I had no idea that eating disorders are often misdiagnosed or overlooked

Welcome back! Today we’re going to be talking about medical professionals and the role they play in preventing, diagnosing, and treating eating disorders.

(If you missed them, check out my posts on diversity in eating disorders, eating disorders in athletes, eating disorders and bullying, and diets and eating disorders).

The role of medical professionals in eating disorder treatment is crucial. Unfortunately, due to a lack of information or education about some of the lesser-known eating disorders or the wide range of eating disorder symptoms and behaviors, it’s not uncommon for eating disorders to be overlooked or misdiagnosed.


Obviously, the best way to help people become more able to identify disordered behaviors in their patients, their loved ones, or themselves is through education (once a teacher, always a teacher, I guess!). So I’ve done some research on areas where eating disorders are less easily diagnosed.

It’s no surprise that eating disorders are often underdiagnosed in groups that don’t fit the stereotypical profile of an eating disorder patient. For instance, when I searched ‘underdiagnosed eating disorders‘, the first two full pages of links were about men and eating disorders.

Furthermore, eating disorders that don’t fall into straightforward categories like anorexia and bulimia are often diagnosed (even within those categories, bulimia can be underdiagnosed since sufferers can be at or above a ‘normal’ weight, making it harder for those around them to notice their issue).

For example, EDNOS (eating disorder not otherwise specified) has been called one of the most lethal eating disorders, largely because it’s underdiagnosed and often undertreated. Paradoxically, it’s actually the most prevalent eating disorder.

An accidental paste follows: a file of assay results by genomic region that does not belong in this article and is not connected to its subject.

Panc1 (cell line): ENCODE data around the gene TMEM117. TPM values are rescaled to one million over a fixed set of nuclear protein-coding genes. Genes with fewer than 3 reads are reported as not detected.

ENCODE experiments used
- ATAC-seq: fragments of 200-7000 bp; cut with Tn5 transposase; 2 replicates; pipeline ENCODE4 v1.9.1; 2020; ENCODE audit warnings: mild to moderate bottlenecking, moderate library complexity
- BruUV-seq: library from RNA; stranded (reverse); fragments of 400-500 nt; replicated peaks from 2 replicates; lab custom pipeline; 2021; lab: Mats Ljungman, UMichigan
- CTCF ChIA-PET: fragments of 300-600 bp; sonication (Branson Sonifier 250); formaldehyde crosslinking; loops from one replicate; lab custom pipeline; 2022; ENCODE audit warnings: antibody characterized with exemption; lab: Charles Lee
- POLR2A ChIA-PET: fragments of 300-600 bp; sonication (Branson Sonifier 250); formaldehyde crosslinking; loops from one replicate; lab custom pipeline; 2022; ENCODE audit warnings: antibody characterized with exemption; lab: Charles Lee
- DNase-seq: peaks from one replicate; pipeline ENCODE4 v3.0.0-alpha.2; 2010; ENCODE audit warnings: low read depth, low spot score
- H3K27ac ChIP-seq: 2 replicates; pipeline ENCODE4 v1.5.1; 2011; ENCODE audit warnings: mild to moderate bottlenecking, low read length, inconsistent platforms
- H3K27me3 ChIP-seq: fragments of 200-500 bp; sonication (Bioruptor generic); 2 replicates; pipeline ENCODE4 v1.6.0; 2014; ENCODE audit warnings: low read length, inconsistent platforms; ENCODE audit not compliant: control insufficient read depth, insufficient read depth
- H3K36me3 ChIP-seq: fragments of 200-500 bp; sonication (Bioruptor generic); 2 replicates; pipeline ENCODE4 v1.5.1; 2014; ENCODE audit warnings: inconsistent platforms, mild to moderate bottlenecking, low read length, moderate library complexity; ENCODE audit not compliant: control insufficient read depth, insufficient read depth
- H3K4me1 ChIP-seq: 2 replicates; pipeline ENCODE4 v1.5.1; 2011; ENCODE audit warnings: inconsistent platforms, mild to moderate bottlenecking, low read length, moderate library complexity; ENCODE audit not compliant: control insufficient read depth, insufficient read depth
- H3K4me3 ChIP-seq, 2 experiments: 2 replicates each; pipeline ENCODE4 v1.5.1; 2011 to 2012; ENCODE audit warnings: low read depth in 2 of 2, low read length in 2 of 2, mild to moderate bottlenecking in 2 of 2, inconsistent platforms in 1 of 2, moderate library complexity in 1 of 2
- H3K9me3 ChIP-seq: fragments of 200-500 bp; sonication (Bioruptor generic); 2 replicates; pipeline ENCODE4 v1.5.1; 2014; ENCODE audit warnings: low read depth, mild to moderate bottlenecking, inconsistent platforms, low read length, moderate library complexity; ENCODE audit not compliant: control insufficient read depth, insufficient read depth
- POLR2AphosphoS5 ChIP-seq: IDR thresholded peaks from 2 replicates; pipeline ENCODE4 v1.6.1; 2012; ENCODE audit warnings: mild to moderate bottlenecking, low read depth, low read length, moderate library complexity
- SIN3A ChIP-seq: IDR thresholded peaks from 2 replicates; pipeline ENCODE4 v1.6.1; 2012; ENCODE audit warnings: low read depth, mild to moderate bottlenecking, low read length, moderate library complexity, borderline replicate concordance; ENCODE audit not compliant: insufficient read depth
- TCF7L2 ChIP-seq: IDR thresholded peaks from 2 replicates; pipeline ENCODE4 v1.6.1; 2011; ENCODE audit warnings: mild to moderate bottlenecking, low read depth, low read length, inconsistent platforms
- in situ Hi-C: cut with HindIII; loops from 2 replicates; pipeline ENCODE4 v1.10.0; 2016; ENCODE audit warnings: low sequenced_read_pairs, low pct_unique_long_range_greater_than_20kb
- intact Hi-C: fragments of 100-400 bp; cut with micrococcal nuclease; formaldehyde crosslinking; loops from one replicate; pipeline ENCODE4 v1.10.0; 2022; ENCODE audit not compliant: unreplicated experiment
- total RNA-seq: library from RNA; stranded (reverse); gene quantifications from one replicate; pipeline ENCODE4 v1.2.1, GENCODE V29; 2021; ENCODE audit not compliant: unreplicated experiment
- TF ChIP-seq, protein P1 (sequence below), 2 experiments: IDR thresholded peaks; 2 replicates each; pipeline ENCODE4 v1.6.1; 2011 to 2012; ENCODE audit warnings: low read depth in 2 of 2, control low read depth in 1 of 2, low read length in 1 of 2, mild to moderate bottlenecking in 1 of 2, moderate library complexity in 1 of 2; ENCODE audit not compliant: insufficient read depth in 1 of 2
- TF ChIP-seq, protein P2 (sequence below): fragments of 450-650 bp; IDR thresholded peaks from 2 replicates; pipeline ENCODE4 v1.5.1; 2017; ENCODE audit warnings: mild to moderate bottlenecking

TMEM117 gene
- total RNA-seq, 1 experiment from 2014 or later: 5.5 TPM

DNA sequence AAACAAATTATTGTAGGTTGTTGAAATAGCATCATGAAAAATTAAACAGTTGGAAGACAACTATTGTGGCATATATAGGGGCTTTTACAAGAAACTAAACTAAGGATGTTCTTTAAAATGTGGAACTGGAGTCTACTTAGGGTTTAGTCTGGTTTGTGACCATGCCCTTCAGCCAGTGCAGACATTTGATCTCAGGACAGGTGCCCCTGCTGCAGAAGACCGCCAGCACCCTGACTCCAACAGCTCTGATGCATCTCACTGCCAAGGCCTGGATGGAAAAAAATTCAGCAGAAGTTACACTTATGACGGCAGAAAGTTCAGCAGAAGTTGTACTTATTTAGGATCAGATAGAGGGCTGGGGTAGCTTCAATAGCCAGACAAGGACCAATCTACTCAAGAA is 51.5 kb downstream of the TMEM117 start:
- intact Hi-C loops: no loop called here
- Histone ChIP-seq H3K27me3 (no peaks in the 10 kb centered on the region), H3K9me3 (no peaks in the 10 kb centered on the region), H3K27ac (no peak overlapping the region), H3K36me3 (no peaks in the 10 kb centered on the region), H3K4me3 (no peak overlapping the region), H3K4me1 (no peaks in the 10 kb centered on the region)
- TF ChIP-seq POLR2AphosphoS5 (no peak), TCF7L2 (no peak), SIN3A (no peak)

Somewhat confusingly, EDNOS has been reclassified as OSFED in the DSM-V (which some people find frustrating, as EDNOS was already less well-known than more familiar eating disorders like anorexia or bulimia). Here’s a post that clarifies some of the changes and an OSFED fact sheet.

Diabulimia, another incredibly dangerous eating disorder, is not yet formally recognized by the medical community, making its diagnosis and treatment much more difficult than more familiar eating disorders.

So how can medical professionals become more informed about these and other lesser-known eating disorders?

Well, you can can download the Academy for Eating Disorders’ guide to recognizing and managing eating disorders.

Here’s a guide for medical professionals on prevention, diagnosis, and treatment of eating disorders, featuring tons of helpful links to resources.

Take a look at the American Medical Association’s course on screening and managing eating disorders in primary practice.

If you’re not a medical professional but want to encourage your doctor (or friends who are doctors) to learn more, NEDA has provided these handy info cards that you can discretely leave at your doctor’s office.


If you’ve been reading my posts this week, you know you can join the conversation about eating disorders this week by using the Twitter hashtag #NEDAwareness all week.

Today at noon Eastern Time, join a special Tweet Chat, What You Don’t Know Can Hurt… Your Patients: Medical Professionals & Eating Disorders, featuring Dr. Edward Tyson, the International Association of Eating Disorders Professionals, the Liberation Center, and the Academy for Eating Disorders.

If you’re a parent and want to learn more about eating disorders before your child’s next doctor’s visit, take a look at NEDA’s toolkit for parents or Rochester Children’s Hospital’s information for parents.

If you’re concerned about your own thoughts or behaviors related to food and weight and are wondering if it’s time to see a doctor, take an online self-assessment (you can also take it for someone you’re worried about), or find a screening location near you (in the US).

One response to “I had no idea that eating disorders are often misdiagnosed or overlooked

  1. Pingback: Eating disorder awareness week: An epilogue | I was a high-school feminist·

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